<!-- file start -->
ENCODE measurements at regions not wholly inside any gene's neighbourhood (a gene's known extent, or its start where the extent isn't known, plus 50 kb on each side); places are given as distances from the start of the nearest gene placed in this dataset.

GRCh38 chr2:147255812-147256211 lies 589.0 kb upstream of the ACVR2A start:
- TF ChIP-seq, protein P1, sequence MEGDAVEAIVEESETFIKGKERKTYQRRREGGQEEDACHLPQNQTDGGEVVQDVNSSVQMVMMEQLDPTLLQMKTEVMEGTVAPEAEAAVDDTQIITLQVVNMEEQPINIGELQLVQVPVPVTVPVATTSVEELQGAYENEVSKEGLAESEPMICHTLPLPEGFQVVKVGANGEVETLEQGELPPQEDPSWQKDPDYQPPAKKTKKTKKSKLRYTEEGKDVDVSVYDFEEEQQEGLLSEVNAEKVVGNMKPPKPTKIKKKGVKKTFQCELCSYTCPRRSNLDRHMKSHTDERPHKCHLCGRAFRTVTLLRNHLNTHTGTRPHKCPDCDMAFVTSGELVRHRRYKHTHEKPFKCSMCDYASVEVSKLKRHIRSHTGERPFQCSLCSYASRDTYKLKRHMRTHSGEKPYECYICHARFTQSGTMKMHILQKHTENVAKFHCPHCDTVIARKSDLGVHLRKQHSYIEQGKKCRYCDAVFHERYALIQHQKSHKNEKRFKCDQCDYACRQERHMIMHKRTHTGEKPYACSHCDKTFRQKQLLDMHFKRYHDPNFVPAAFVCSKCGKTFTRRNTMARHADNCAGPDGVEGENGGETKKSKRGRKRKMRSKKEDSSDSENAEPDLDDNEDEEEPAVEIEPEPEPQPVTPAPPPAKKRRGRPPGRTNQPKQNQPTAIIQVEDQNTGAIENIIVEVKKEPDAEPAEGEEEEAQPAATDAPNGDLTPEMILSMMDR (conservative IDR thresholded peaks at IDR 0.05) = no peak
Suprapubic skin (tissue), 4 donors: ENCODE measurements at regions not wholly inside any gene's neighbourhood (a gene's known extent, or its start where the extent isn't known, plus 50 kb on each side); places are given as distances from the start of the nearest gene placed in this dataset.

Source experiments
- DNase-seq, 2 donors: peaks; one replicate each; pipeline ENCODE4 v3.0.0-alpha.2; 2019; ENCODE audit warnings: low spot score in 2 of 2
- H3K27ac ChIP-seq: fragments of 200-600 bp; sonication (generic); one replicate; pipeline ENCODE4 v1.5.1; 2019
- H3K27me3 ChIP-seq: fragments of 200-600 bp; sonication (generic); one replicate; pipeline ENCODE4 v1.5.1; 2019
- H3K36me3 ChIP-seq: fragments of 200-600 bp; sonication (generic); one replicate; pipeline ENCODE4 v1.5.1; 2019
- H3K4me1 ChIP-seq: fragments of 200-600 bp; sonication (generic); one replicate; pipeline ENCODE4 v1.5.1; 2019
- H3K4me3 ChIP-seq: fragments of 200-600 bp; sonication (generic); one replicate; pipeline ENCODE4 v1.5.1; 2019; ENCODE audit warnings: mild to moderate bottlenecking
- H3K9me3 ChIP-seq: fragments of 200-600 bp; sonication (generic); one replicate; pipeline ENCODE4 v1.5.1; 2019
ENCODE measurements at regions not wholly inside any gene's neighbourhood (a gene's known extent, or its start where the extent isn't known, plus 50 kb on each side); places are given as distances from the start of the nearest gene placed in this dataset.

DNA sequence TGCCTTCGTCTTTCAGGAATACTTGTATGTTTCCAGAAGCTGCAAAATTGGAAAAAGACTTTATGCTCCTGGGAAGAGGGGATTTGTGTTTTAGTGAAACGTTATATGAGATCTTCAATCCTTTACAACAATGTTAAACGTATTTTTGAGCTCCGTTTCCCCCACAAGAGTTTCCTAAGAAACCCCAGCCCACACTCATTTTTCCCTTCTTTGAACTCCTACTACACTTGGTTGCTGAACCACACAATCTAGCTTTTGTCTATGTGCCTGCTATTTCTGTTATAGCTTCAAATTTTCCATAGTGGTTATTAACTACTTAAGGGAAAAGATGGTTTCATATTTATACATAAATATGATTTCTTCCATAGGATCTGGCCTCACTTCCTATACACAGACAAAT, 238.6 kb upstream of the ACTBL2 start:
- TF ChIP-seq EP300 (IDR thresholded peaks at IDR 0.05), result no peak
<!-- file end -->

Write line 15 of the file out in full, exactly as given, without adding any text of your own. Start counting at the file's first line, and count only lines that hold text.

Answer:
- TF ChIP-seq EP300 (IDR thresholded peaks at IDR 0.05), result no peak